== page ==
August 10 , 2021 /


This is the final installment for this recently completed two-month road trip and a summary with suggestions for travelers whether RV’s, SUV’S, 4WD, trucks and cars.  To really appreciate this country and its varied landscapes, the best way to see it is to immerse yourself in it on the road.  No flying, no airports or trains or bus stations, no schedules set by someone else, no waiting lines except perhaps a few at construction sites or bridges or toll booths. Those were minor inconveniences and then you get to look around at all the other road warriors’ vehicles that come in amazing shapes and sizes. From the smallest sports car to the largest truck, you can see conveyances taking people and products from point A to Z.  As mentioned in an earlier report, we discovered the joys of taking back roads instead of the Interstate Highway System.

As you may know, if you read the earliest Road Report # 1, our vehicle is a 2019 Leisure Travel Van Unity 24MB.  If you want the details and specs, you can look it up.  I reference it here with gratitude for a trouble-free trip.  For an RV, our fuel mileage (diesel) was better than average, around 15-16 mpg.  Traveling this way, staying at campgrounds most of the time with full hook-ups (electric, water and sewer) the average cost for those was around $50 per night.  We spent several nights boondocking and a few off the grid entirely.  That brings the cost down significantly.  Traveling in an RV may not be the most economical way to travel and it’s a little like owning a cruising boat.  If you’re concerned about how much it costs, you might not want to consider it and yet there are ways to be reasonably conservative with regarding expenses.  Our biggest costs were fuel and food, not counting the original investment in the vehicle. This is only the second motorhome of the eight that we have owned where we have not towed a car or truck behind for transportation when camped.  We used the LTV itself when needed.

In the two months on the road, we visited and traveled through 25 states and covered over 7,000 miles.  I kept a daily log of miles traveled, locations, fuel stops and costs.  I did not include cost of food since we would have had that whether on the road or at home.  Having our own kitchen means we could prepare and have most of our meals in our cabin on wheels or outside on a patio.  We ate out on occasion, sometimes at a roadside café for breakfast or a lunch stop at a Trip Advisor recommended restaurant. We enjoyed the small towns on the back roads, many of them with empty store fronts, a few still prosperous and vital.  Those were the places where you could meet someone like the woman who had owned her restaurant for 16 years with her three kids clearing the tables and serving the food.  We admired the work ethic of so many, also evident in family-owned farms including many Amish folks in several states.  I would point out a farm and tell S. it was Amish and she would say, “How do you know?”  And I said, “No electric wires going into the buildings and the colorful laundry is hanging outside to dry.”  You might also see work horses or mules in the field, children playing or working, signs of their presence along the road.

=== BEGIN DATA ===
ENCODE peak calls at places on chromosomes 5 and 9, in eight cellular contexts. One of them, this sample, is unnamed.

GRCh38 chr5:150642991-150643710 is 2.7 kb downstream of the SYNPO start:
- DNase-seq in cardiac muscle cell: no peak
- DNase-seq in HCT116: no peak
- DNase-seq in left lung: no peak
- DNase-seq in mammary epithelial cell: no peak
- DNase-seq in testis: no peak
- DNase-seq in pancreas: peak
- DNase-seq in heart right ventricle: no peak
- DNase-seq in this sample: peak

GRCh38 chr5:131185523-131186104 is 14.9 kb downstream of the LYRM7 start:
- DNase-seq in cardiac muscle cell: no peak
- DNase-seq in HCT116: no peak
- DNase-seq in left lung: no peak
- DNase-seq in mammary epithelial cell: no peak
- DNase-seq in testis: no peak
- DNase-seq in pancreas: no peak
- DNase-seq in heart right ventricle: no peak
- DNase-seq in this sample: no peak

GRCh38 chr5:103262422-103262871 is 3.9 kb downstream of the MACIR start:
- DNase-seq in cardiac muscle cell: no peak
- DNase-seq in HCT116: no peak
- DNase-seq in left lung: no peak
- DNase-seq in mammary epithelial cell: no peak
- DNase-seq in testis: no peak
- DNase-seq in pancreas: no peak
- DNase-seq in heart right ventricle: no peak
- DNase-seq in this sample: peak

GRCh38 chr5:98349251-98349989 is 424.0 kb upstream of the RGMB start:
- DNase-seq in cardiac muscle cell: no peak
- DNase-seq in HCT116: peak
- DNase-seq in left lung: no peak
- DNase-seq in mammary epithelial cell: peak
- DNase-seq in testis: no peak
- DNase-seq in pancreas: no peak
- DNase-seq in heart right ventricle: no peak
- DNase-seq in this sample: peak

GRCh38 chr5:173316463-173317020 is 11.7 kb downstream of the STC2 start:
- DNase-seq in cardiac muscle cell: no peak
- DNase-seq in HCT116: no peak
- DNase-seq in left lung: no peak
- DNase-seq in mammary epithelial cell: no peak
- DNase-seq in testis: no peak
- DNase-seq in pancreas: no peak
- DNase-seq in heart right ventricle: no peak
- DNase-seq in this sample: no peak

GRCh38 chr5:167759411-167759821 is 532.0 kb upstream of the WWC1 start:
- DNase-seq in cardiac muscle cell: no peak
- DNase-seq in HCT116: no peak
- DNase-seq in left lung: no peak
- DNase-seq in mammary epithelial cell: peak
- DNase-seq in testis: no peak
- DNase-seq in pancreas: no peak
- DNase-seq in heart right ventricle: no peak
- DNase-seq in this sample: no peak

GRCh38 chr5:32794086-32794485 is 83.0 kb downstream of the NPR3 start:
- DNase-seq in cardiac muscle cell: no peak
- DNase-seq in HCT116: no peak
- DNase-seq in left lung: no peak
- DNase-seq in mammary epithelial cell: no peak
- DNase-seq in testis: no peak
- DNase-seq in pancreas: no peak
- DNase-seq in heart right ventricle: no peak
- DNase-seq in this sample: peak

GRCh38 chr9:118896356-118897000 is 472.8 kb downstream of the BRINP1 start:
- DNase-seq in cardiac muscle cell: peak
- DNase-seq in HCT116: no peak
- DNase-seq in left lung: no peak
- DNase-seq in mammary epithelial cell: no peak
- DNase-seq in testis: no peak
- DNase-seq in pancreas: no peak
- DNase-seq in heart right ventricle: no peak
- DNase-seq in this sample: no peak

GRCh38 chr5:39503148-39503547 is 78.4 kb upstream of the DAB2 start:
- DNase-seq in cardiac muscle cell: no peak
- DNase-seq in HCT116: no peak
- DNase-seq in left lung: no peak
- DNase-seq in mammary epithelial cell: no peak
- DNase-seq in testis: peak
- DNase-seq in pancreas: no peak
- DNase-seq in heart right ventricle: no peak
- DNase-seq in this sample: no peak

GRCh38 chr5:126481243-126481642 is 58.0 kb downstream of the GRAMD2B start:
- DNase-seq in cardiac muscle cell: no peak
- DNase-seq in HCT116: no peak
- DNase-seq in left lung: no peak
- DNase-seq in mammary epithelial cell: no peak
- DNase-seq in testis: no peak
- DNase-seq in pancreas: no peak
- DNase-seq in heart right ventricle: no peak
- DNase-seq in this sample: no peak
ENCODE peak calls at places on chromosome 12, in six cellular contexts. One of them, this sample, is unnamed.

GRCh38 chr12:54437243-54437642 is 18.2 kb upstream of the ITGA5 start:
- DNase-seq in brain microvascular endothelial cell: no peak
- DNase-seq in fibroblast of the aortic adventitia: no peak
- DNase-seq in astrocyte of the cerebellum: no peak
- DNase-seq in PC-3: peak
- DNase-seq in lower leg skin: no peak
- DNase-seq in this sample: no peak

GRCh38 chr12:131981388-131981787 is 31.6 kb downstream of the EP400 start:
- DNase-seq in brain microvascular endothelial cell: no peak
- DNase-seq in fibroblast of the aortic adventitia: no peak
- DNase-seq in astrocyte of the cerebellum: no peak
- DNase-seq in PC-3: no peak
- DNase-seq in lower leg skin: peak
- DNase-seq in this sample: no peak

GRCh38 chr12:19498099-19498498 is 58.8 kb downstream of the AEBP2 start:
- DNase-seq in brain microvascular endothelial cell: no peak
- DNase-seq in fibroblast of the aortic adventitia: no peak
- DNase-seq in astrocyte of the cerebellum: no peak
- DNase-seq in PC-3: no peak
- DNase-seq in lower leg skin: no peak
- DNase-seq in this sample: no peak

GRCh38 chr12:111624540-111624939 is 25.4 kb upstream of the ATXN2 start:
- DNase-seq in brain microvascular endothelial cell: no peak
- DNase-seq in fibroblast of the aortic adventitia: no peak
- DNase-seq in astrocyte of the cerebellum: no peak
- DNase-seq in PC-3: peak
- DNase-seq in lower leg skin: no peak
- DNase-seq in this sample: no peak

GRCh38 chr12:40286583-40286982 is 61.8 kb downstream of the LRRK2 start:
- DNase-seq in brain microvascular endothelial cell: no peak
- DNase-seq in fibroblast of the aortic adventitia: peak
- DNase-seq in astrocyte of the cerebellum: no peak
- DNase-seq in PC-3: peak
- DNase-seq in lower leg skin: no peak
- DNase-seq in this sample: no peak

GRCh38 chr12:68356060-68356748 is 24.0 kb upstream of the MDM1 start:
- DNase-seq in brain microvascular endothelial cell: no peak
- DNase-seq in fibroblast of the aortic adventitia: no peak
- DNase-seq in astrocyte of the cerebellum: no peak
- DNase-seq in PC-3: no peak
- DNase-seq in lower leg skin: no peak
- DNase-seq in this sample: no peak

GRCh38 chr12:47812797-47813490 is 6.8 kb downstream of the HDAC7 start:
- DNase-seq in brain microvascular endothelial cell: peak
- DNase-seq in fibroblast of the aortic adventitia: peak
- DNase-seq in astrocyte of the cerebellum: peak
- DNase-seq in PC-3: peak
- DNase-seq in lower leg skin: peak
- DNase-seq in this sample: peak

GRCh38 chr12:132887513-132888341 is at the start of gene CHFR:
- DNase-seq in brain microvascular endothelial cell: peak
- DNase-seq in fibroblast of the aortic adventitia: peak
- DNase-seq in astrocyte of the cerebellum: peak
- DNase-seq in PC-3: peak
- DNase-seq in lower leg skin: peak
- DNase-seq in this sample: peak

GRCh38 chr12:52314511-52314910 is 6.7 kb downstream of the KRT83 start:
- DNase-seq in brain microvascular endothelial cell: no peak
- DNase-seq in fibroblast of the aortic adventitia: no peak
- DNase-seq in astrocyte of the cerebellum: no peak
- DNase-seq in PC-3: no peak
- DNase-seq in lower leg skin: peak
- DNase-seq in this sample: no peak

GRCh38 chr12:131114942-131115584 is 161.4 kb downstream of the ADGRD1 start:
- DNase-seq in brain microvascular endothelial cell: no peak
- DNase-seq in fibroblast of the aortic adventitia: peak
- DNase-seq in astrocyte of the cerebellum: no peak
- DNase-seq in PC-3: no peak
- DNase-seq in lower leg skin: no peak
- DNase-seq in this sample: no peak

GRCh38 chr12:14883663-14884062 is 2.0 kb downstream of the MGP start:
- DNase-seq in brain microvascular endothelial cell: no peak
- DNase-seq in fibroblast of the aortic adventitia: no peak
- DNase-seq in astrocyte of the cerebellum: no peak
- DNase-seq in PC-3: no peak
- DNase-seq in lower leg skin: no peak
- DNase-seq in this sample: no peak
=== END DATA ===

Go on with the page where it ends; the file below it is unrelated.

Much of our detailed itinerary was unplanned until we put the map on our lap and the GPS on hold because it wanted us to take the easiest or fastest or shortest routes.  We were more interested in those back roads, free of stress and a more relaxing way to travel. Why didn’t we discover that years ago?  It may have been that we had more limited time during our working years or that we didn’t consider the option and plan accordingly.

We did not do any off-road exploration except in the Bridger-Grand Teton National Forest and then the dirt roads were graded and easily traveled.  For many who want to explore those out of the way places, a 4WD vehicle is a requirement, even by the guidebooks’ recommendation.

My suggestions for a successful road trip are:

1) Research where you want to go and why.

2) Decide generally what routes you want to consider and be open to change

3) Anticipate approximate costs based on experience and have sufficient funds

4) If you are a photographer, take lots of pictures.  We did not and it’s one regret I have, especially with today’s smart phone cameras.

5) If you’re traveling with kids or pets, have sufficient space so that all are comfortable.

6) Consider spending an extended period of time in one place whether mountains, ocean, lake, river or forest.

7) Bring home some good memories and share stories from the experience.

8) Start planning for the next adventure.  If you want more details, there are six previous road reports on my blog.  I will  be glad to respond to any questions you might have about any aspect of the adventure.

Please share your thoughts and opinions